Joy Kogawa creates a presence at the Vancouver Arts Awards...
and she's not even nominated or attending...
I attended the 2005 Vancouver Arts Awards Friday night, and the ripples
of Joy Kogawa were felt throughout the evening.
I spoke to both Councillor Jim Green and Mayor Larry Campbell, and
told them about the demolition for application of the Kogawa homestead.
A house acknowledged with heritage designation. They were both surprised
and concerned, saying "Council had just passed resolution to save the
cherry trees on Tuesday".
I spoke with City Librarian Paul Whitney, and briefly discussed the idea
of creating a purpose for the Kogawa Homestead, as a residence/office
for the Writer in Residence Program for the Vancouver Public Library
- of course we would have to develop this idea, and have the aggreement
of VPL to proceed, which currently we do not. But certainly an idea to
propose the Homestead as a writers' retreat in general has been previously
discussed in the media, and by the Homestead Committee 2 years ago.
(I just love the idea of saying... Obasan was the One Book One Vancouver
book for 2005 - the City of Vancouver loved the book so much - they bought
Mayor Larry Campbell told the audience that council on Tuesday passed
the motion to preserve the cherry trees from the Kogawa Homestead
and that a one year old graft from the tree would be planted at City Hall
in October, in recognition of the the novel Obasan, and the significance
of the Japanese Canadian internments.
Bill Richardson, MC for the evening, told the audience that he talked
with Joy Kogawa earlier this week with regards to One Book One Vancouver
and Naomi's Road opera, and then introduced Ramona Luengen, who
wrote the music for Naomi's Road opera. Ramona is the recipient of the
2004 Emerging Artist Grant from last year's Vancouver Art Awards. The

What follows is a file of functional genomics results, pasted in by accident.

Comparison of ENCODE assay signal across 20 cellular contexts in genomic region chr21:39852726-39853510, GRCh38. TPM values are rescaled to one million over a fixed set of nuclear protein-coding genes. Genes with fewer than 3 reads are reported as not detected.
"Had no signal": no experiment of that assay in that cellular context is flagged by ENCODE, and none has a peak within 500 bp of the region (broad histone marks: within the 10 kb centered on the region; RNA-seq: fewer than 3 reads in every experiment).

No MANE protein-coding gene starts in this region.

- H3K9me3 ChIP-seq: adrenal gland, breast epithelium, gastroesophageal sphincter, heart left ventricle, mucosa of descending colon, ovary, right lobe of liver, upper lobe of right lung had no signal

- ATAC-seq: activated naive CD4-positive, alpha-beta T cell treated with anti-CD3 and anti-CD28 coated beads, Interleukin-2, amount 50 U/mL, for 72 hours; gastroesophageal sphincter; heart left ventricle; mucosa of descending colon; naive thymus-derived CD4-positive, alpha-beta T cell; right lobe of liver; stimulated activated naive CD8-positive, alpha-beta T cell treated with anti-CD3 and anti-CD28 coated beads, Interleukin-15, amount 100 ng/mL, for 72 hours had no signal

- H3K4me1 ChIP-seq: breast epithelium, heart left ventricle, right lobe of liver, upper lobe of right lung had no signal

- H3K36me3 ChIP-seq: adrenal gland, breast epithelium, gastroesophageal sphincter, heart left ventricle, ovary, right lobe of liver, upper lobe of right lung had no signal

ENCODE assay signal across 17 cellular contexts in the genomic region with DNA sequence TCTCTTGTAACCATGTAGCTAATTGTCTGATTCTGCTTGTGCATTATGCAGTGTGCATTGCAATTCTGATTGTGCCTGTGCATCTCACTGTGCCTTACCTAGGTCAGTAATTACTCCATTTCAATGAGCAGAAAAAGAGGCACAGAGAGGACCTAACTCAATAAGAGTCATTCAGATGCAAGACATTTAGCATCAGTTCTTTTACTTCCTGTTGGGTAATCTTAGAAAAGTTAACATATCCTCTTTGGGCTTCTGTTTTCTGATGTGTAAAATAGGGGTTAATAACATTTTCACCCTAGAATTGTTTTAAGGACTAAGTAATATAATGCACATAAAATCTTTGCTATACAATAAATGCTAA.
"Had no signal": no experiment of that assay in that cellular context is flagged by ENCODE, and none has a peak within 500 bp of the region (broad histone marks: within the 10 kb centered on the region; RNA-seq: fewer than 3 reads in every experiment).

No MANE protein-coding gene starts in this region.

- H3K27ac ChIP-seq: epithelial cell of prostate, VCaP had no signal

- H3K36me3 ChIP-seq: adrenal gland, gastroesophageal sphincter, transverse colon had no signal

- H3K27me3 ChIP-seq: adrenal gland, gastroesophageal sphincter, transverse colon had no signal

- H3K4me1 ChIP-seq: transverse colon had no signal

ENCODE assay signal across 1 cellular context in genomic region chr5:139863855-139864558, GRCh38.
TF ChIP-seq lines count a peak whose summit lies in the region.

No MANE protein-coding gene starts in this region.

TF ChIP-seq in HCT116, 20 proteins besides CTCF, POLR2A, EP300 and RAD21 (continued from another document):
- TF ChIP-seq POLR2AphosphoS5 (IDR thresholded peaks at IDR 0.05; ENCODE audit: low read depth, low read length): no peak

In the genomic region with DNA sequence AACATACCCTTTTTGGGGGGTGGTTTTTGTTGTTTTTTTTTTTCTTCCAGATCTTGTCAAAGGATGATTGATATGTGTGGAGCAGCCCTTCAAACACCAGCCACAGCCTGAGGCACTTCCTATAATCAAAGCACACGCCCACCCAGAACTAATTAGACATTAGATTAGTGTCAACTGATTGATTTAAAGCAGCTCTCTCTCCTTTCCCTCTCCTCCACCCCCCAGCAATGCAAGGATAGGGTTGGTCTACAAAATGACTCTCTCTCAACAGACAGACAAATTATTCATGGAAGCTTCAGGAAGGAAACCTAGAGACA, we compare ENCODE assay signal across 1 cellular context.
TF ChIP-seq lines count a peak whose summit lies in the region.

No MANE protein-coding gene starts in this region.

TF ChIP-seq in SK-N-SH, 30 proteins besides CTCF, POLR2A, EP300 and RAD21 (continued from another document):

Vancouver Opera Touring Ensemble performed a duet from Naomi's Road.
Councillor Jim Green told the audience, prior to his introducing an award,
that the Kogawa Homestead was in danger. He talked about the significance
of the One Book One Vancouver program, Naomi's Road, and of Obasan...
and the importance of recognizing the Japananese Canadian experience
And a little bird - who said to me "I didn't tell you this" told me that we could
propose to buy the house for $1, and have it moved, off the Marpole property.
The city has property all over town, we could ask to store it there or on a
private lot, until the time is right to do something with the house. Which
could be to find a private or city property to set it up on, or to integrate it
into a city park or other feature.
This latest suggestion is very timely as the City of Vancouver is planning
a park in the Marpole area as a dedication and tribute to the remembrance
of the Japanese-Canadian Internment saga of Vancouver's history. The cherry
tree graft from the Kogawa homestead WILL be planted there. Imagine that
the Kogawa Homestead will be planted there too... What a wonderful home for
a storied house - featured in the books Obasan, and Naomi's Road.
This proposal is so wonderfully simple - it could be a win-win-win situation
for all involved.
1 - The home and property owner gets rid of the house, and builds a new
single home on the property.
2 - The Committe gets to save the home, and create a new role for it for the
Arts community, on a new park complete with cherry trees.
3 - The city of Vancouver, gets to preserve one of its historic and cultural
treasure and pay tribute and rememberance to a historically significant
time of its history.
So an important question is this... what is more important, keeping the house
on the property... or finding a way to have the house safe, but on a different
piece of property where iw would be safer.
Please sign the petition to preserve the Kogawa Homestead.
Click on the white banner - this will forward you to an on-line petition.
Donations can be made in care of the Vancouver Heritage Foundation